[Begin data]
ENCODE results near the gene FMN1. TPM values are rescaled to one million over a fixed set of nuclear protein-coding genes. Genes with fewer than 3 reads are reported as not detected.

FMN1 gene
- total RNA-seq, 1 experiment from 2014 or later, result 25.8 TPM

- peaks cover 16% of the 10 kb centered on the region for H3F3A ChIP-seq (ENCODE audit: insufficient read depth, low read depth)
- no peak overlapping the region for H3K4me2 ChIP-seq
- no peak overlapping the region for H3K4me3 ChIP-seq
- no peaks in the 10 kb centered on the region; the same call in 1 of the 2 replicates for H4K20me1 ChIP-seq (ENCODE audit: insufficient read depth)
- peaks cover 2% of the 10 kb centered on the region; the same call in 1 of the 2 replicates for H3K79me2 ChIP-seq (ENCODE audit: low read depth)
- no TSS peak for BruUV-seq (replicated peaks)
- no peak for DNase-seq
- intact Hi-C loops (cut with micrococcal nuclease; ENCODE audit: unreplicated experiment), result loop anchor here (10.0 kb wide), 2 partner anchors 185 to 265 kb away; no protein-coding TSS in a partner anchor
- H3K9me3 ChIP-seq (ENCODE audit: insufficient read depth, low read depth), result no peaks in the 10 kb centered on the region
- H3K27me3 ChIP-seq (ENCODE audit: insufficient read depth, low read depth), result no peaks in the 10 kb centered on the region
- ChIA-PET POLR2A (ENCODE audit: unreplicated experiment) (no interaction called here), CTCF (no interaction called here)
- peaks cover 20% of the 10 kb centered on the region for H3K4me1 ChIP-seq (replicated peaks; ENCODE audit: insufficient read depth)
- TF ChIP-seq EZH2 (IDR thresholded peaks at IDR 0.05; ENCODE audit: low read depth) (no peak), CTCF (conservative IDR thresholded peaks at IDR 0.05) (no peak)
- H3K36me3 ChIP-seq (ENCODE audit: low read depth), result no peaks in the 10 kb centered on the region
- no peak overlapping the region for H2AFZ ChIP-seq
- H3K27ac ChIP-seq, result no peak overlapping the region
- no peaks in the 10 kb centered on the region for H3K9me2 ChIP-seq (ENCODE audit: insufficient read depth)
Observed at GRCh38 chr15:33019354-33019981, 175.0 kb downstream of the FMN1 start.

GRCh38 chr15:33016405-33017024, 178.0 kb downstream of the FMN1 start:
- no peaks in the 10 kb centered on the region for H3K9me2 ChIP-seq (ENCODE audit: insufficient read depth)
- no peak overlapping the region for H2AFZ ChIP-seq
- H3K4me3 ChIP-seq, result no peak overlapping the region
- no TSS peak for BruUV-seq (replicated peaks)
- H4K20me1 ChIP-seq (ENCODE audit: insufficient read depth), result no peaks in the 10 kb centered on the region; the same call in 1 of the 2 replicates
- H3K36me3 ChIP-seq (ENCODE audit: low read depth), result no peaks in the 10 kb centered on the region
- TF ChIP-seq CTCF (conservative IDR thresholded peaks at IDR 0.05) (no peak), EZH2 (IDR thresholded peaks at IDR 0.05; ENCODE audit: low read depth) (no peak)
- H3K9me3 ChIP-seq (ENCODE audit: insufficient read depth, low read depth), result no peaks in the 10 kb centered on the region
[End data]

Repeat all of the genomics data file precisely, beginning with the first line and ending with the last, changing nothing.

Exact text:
ENCODE results near the gene FMN1. TPM values are rescaled to one million over a fixed set of nuclear protein-coding genes. Genes with fewer than 3 reads are reported as not detected.

FMN1 gene
- total RNA-seq, 1 experiment from 2014 or later, result 25.8 TPM

- peaks cover 16% of the 10 kb centered on the region for H3F3A ChIP-seq (ENCODE audit: insufficient read depth, low read depth)
- no peak overlapping the region for H3K4me2 ChIP-seq
- no peak overlapping the region for H3K4me3 ChIP-seq
- no peaks in the 10 kb centered on the region; the same call in 1 of the 2 replicates for H4K20me1 ChIP-seq (ENCODE audit: insufficient read depth)
- peaks cover 2% of the 10 kb centered on the region; the same call in 1 of the 2 replicates for H3K79me2 ChIP-seq (ENCODE audit: low read depth)
- no TSS peak for BruUV-seq (replicated peaks)
- no peak for DNase-seq
- intact Hi-C loops (cut with micrococcal nuclease; ENCODE audit: unreplicated experiment), result loop anchor here (10.0 kb wide), 2 partner anchors 185 to 265 kb away; no protein-coding TSS in a partner anchor
- H3K9me3 ChIP-seq (ENCODE audit: insufficient read depth, low read depth), result no peaks in the 10 kb centered on the region
- H3K27me3 ChIP-seq (ENCODE audit: insufficient read depth, low read depth), result no peaks in the 10 kb centered on the region
- ChIA-PET POLR2A (ENCODE audit: unreplicated experiment) (no interaction called here), CTCF (no interaction called here)
- peaks cover 20% of the 10 kb centered on the region for H3K4me1 ChIP-seq (replicated peaks; ENCODE audit: insufficient read depth)
- TF ChIP-seq EZH2 (IDR thresholded peaks at IDR 0.05; ENCODE audit: low read depth) (no peak), CTCF (conservative IDR thresholded peaks at IDR 0.05) (no peak)
- H3K36me3 ChIP-seq (ENCODE audit: low read depth), result no peaks in the 10 kb centered on the region
- no peak overlapping the region for H2AFZ ChIP-seq
- H3K27ac ChIP-seq, result no peak overlapping the region
- no peaks in the 10 kb centered on the region for H3K9me2 ChIP-seq (ENCODE audit: insufficient read depth)
Observed at GRCh38 chr15:33019354-33019981, 175.0 kb downstream of the FMN1 start.

GRCh38 chr15:33016405-33017024, 178.0 kb downstream of the FMN1 start:
- no peaks in the 10 kb centered on the region for H3K9me2 ChIP-seq (ENCODE audit: insufficient read depth)
- no peak overlapping the region for H2AFZ ChIP-seq
- H3K4me3 ChIP-seq, result no peak overlapping the region
- no TSS peak for BruUV-seq (replicated peaks)
- H4K20me1 ChIP-seq (ENCODE audit: insufficient read depth), result no peaks in the 10 kb centered on the region; the same call in 1 of the 2 replicates
- H3K36me3 ChIP-seq (ENCODE audit: low read depth), result no peaks in the 10 kb centered on the region
- TF ChIP-seq CTCF (conservative IDR thresholded peaks at IDR 0.05) (no peak), EZH2 (IDR thresholded peaks at IDR 0.05; ENCODE audit: low read depth) (no peak)
- H3K9me3 ChIP-seq (ENCODE audit: insufficient read depth, low read depth), result no peaks in the 10 kb centered on the region